Accessible technology in Sandbach

We’re bringing life changing technology to the people we support at Hill House in Sandbach.

This pioneering project will transform Hill House into a ‘Centre of Excellence’. It will improve the care experience for residents and staff alike over three years.

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A group of people sitting around a table looking at the tv.

What will the project do?

Residents will benefit from specialist technology, as well as mainstream accessible technology. Some technology you'd even find at home, but we're applying it to a social care setting. The technology aims to give residents who struggle with verbal communication a voice. It also helps improve social interaction opportunities.

The technology is combined with the support of a Speech and Language Therapist and an Occupational Therapist. Together they’ll help each individual get the most out of the technology.

The technology will help increase the independence of the people we support. It will help them access more of their local communities. And provide better care for themselves too.

Staff will also benefit from the project. Using technology like predictive health analytics will help make care tasks easier. This helps free up time for more high-quality interactions and activities with residents.

Why are we doing it? 

Social isolation and loneliness are challenges that disabled people are often faced with. But the possibilities that technology offers to help combat this are immense. The internet can connect people to their loved ones all round the world. Other developments are making accessibility at home even easier.

Our mission is to ensure that such technology is available to all, whatever their ability. We use the technology to help people live, learn and work as independently as they choose. The accessible activities we offer also provide greater opportunities for social inclusion.

We’re working with the best technology companies to deliver, and in some cases develop or pilot, state of the art technologies. Together we will determine what works well in the long term. Looking to the future, we hope that our other care homes will also benefit from the project. 

Any questions?

For more information about the project please contact Jen Sweeney on jen.sweeney@leonardcheshire.org or call 0161 442 2655.

What kind of technology is being used?

Alternative and Augmentative Communication aids (AAC)

These communication aids will help our residents who struggle with verbal communication. Each individual will have communication aids adapted to their needs so they are safe and accessible.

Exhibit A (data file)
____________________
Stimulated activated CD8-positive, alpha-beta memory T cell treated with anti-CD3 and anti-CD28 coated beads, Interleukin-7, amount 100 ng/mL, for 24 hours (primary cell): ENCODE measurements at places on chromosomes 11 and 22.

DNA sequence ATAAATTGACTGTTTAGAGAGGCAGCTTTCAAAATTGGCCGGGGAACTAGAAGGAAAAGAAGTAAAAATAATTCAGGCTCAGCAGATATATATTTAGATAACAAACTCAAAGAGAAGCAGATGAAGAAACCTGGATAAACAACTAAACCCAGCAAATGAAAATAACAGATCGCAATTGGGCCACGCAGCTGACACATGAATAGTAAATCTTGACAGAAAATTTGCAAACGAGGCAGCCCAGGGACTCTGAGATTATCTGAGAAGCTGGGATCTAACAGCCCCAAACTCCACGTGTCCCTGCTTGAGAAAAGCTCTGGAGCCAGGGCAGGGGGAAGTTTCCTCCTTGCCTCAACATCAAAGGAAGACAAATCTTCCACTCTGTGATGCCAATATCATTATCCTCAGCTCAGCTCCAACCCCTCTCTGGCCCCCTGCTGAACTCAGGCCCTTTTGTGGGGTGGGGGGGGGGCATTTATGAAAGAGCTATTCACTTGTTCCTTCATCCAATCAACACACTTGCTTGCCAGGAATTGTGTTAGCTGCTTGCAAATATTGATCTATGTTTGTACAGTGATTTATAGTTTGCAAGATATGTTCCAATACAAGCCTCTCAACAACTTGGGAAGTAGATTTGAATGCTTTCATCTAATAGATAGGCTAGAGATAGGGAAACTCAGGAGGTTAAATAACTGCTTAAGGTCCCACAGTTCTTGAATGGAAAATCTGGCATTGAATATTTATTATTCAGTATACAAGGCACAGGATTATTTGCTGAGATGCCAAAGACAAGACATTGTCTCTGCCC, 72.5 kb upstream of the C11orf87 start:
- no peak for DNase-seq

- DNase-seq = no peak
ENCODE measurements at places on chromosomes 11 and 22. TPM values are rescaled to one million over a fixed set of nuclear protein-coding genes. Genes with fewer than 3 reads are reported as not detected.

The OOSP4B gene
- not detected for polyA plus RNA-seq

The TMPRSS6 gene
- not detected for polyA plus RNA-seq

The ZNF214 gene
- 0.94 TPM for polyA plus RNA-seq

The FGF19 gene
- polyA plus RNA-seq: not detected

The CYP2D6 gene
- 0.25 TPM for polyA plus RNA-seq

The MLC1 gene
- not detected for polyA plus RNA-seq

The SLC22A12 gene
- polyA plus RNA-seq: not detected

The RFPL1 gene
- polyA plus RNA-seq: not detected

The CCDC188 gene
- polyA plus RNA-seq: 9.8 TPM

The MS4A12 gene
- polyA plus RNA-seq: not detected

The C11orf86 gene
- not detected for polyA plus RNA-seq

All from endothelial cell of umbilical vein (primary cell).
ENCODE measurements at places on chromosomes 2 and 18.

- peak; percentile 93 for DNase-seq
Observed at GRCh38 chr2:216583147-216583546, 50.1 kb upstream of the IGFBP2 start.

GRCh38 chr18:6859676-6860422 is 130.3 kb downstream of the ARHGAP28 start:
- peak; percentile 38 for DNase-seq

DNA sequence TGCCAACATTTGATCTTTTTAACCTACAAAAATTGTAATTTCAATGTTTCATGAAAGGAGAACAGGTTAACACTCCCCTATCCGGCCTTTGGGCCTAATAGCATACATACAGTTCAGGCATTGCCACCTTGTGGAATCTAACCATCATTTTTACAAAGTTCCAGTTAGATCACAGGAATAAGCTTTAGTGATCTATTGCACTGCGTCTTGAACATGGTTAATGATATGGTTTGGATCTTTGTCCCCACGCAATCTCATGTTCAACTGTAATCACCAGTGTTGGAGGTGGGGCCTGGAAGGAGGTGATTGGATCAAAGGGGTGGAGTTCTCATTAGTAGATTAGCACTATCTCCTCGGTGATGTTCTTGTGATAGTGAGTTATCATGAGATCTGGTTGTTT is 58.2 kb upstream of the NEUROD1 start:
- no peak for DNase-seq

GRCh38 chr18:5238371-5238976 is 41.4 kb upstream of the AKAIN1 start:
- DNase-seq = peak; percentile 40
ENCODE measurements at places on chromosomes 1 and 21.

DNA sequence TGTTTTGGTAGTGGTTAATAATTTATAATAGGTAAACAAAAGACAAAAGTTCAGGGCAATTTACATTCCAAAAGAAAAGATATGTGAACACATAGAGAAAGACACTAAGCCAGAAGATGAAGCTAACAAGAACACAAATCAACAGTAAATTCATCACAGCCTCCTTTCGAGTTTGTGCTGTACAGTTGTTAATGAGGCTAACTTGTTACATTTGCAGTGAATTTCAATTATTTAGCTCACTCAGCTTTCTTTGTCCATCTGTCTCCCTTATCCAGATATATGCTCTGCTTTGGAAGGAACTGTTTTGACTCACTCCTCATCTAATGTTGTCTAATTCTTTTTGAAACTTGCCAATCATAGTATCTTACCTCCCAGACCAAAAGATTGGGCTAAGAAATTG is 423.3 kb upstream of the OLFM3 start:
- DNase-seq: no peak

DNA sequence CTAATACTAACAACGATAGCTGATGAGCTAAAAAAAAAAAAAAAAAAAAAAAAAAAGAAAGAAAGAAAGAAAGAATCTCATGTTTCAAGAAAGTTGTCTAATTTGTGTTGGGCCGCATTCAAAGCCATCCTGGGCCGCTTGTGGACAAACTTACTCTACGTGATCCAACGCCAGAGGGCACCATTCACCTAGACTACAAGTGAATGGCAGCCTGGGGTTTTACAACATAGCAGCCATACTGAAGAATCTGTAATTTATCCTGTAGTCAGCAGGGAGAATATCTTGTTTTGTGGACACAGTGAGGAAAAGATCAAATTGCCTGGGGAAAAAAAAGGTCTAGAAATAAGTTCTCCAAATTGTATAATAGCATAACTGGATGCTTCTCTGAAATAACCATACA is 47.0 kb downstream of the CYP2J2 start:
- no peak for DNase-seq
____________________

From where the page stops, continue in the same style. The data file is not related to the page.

Full training is provided for residents and care staff so eventually, the use of these tools will be second nature.

Computer access methods

In order to use the AAC devices, we’ll be looking at a range of standard and specialised computer access methods. These will include:

  • Standard touch screen devices.
  • Adaptive mouses such as rollerball or joystick.
  • Switches activated by touch or muscle movement. These help the user to start to scroll down and across the screen. This helps them select the appropriate letter, word or command. 
  • Eyegaze technology. This uses a small camera on the computer screen to detect and select, letters, words or commands just by gazing at them. For people with very limited movement or mobility, this can be life changing!

Voice control

Voice control helps residents with restricted mobility to control their environments by speaking to them. They will be able to open and close doors and window blinds. They will also be able to change TV channels, play music, alter lighting controls and even initiate video calls to family and friends.

We’ll also be using a range of commercially available voice activated technology. Some of this you’d probably find in your own home like Google Assistant and Alexa. We'll also use the accessibility options standard in Windows, IOS and on Smart TV’s.

Predictive healthcare analytics

We’ll be using a range of sensors and wearable devices to help establish normal patterns of health and movement for our residents. This monitoring will help flag up early changes, such as high temperatures, before they become emergencies.

Accessible activities

Activities to help with social inclusion. This will include:

  • Virtual audio book clubs. Residents listen to the book of their choice on a simple to use audio device. They then join a facilitated monthly book club with friends from other Leonard Cheshire homes. The club takes place via video conference, allowing residents to get together socially to chat about the book
  • Clevertouch interactive PC. A 55 inch touch screen PC with a range of interactive games and video conferencing facilities. The Clevertouch unit also comes with Apple TV, giving access to great content for communal film nights.
  • Virtual Reality Headsets, enabling residents to not only experience games, but also virtual tours of world famous sites. This also helps familiarise residents with more local areas where they can pre-plan and prepare for social visits. This can help to overcome any anxieties or confidence issues with Autism or Access concerns.
  • Electronic and interactive voting systems to help make choices around food menus, décor, social activities, etc.
  • Interactive and accessible notice boards and signage around the home